One reason that river cities have remained remarkably integrated — even as the infrastructure of the port city dispersed — is the problem of bridges. River cities are developed because of the presence of bridges — these naturally concentrate the traffic on either side of a river and the roads all lead there. And, especially this is the case when rivers join, because that join-point concentrates the river traffic. Where traffic goes, so builds up the city, first a trading post, then a transit hub (ship to rail, wagon to ship, and so on), and then the warehouses and with them come the banks. With the banks comes the ready capital for city development, and that’s how they grew.

The river port city of St. Louis, still arranged around its bridges.

Because the wagons came there, the highways came there; because the ships were there, the rail arrived; there are usually low-slope river banks that offered railway operators an affordable route that was conveniently placed next to the source of water that trains needed in the steam era. And because of the lifting and lighting required for a bustling port, the power arrived. 

The river city of Shanghai, still built around the century-old Waibaidu Bridge linking the Bund to Hongkuo

The story of American seaport infrastructure

Here’s Seattle waterfront as it was.

Seattle waterfront, 1897

Cluttered, industrial, noisesome, and a bustling engine for Seattle’s original economy. The timber would be skidded down the hills behind the city to the Yesler sawmill by the shore — along the original Skid Row. The sawmill would refine the logs into wood products that were shipped out to California and the Pacific from the dank, busy, ugly waterfront piers. Later, the Alaska gold rush was provisioned with the infrastructure built along Seattle’s waterfront. 

As with Sydney, finance emerged to provide safe depository services for the gold fields, working capital for shipping, credits for the trading industry, project finance for energy and infrastructure. 

All that infrastructure, it gave rise to a remarkable transformation of American retailing. The world’s first gas station was here.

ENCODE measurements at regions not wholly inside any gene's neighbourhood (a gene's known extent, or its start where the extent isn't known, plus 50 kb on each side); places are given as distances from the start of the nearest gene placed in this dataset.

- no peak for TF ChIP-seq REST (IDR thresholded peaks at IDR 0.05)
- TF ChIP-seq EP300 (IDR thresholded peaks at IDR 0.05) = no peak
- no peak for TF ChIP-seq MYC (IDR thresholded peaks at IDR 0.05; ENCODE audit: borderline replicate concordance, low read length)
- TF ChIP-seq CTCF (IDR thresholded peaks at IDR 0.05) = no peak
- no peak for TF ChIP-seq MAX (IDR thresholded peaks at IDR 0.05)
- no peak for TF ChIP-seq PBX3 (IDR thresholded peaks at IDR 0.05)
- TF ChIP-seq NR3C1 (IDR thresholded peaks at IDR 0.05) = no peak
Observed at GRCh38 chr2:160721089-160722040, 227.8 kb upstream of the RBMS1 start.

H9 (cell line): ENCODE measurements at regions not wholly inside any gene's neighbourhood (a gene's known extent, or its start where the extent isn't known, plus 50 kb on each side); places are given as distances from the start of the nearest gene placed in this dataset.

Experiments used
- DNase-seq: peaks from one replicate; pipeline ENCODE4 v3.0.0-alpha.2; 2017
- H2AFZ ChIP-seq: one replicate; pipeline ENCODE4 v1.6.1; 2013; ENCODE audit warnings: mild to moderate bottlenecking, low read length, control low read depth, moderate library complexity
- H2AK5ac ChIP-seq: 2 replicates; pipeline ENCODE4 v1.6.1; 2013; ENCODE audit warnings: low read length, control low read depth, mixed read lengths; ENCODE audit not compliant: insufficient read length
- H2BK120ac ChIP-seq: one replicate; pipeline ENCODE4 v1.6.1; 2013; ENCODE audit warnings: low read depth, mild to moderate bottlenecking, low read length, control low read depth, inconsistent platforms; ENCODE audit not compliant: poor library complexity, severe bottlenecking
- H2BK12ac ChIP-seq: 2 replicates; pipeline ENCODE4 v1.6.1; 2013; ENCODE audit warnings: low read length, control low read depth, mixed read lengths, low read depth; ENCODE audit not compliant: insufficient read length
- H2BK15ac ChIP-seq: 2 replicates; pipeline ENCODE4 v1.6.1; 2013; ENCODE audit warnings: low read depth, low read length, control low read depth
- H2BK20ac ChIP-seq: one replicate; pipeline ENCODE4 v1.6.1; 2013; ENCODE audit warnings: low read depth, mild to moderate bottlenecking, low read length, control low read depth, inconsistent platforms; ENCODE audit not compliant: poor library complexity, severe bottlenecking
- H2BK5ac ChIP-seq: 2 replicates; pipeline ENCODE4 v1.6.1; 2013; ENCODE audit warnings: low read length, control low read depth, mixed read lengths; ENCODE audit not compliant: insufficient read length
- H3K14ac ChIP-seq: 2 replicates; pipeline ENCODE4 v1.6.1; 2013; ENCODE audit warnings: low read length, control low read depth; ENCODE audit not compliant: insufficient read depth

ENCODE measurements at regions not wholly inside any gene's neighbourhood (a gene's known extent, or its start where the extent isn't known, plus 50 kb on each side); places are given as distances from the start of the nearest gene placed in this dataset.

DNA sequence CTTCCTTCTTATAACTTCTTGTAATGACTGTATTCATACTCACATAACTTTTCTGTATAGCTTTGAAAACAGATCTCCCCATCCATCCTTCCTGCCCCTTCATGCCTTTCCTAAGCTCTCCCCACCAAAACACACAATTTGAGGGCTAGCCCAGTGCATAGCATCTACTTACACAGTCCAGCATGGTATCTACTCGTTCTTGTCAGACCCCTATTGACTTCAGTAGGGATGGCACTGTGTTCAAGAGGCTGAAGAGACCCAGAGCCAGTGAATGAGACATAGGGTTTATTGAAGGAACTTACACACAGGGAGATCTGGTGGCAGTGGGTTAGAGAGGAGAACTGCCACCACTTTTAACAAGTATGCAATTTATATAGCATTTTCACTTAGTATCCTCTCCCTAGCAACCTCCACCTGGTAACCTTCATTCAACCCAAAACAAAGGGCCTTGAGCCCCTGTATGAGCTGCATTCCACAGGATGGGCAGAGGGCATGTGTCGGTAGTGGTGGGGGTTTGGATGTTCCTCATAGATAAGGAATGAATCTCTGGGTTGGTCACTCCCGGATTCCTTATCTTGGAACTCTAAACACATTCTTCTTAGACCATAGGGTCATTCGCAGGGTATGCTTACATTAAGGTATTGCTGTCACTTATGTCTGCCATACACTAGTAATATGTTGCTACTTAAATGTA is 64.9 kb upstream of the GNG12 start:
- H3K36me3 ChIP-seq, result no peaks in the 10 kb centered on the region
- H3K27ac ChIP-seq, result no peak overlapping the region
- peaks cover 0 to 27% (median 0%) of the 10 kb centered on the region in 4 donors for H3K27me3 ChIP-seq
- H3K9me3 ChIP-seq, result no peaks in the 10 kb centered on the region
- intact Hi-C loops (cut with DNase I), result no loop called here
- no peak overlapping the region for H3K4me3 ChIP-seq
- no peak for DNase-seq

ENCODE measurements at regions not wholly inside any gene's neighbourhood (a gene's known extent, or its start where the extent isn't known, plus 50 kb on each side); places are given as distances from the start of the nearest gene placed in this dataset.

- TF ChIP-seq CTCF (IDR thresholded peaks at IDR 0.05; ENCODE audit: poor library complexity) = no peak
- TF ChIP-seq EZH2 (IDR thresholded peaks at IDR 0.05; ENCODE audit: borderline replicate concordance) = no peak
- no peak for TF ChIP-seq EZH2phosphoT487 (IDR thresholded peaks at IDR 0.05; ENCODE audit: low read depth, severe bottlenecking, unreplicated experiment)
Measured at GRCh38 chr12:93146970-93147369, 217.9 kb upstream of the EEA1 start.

Nordstrom got its start as a shoestore along the Seattle waterfront. UPS was born here.

Boeing was founded at the south end of the Duwamish warehousing area. United Technologies was born at the waterfront. So was United Airlines. Eddie Bauer and Starbucks emerged in the retail area just east of the waterfront. The conversion of the US shipping fleet from coal to oil accelerated right here. Seattle City Light pioneered hydroelectric power to serve this burgeoning city’s needs, after power came to Seattle via an old railway power house. That power station was located where the rail car turned from the waterfront into the downtown district, and if you wonder why Seattle’s Pike Place Market is located where it is, that’s why.

The Mosquito Fleet emerged to link Seattle with the Puget Sound. Rail arrived along the waterfront to link Seattle to the US and the Orient trade to the railroad system.

Boeing’s Airplane Plant #1, built adjacent to Seattle’s waterfront infrastructure and astride the Duwamish River

Then and Now

So, to take again the example of Seattle or San Francisco, the areas suitable for industrial companies, the space for labs and pilot facilities and affordable office space? That’s almost invariably down by the airport. The infrastructure of the city was developed around transit by land and sea, but the light industrial district is designed more or less around transportation by air, an unaffordable transport option if ever there was one.

Here’s Seattle’s waterfront, then.

Seattle in 1891, its original infrastructure built around the seaport

In 1907, that’s where the very first gas station appeared.

Billed as the world’s first gas station, built by Standard Oil of California in 1907 in the Seattle dock area

This is the waterfront, now. A plaque memorializes that first gas station, nearby — but as you see, the land is now oriented towards pedestrians, and tourists. The transportation and infrastructure hub of what was once known as Front Street (as in water-front), is now home to attractions like the Pike Place Market and the Seattle Aquarium.

A concept for the redevelopment of Seattle’s waterfront, along Alaskan Way (previously, Railroad Avenue)
The same Seattle district (Railroad Avenue), in 1900

Chicago’s Navy Pier? Redeveloped for tourists. San Francisco’s Embarcadero? Redeveloped for tourism.

San Francisco’s wharves, circa 1900, when the city’s infrastructure was planned and first placed.

What happened to all that port city infrastructure? It rarely moved all to one place, and if it did, rarely was that in a logistically perfect place — because, of course, the logistically perfect place is now home to some combination of tony high-rise apartment buildings and modernist skyscrapers offering enterprises a snappy view.

San Francisco’s wharf area, today

By contrast, river cities and towns

River Cities never went through that extreme a transformation. For the most part, riverfront infrastructure is more or less where it was originally put in. The railroads, the high-throughput power lines, the roads designed for heavy-duty trucks, the terminals and storage areas — they’re right where they were first placed.

The prospect of sweeping seacoast views that drove residents and businesses down the hills and to the waterfront didn’t, on the whole, happen in the river cities. Generally, the rivers were too narrow to offer the viewscape of the sea coast and the water moves too swiftly and perpendicular to the shoreline to build up beaches. Riverfronts are muddy affairs, rather than home to sugar-sand sprawls.

So, if you’re looking for a place to develop a bioeconomy project, you’ve got no troubles, right here in River City.

Print Friendly, PDF & Email

Category: Top Stories

Thank you for visting the Digest.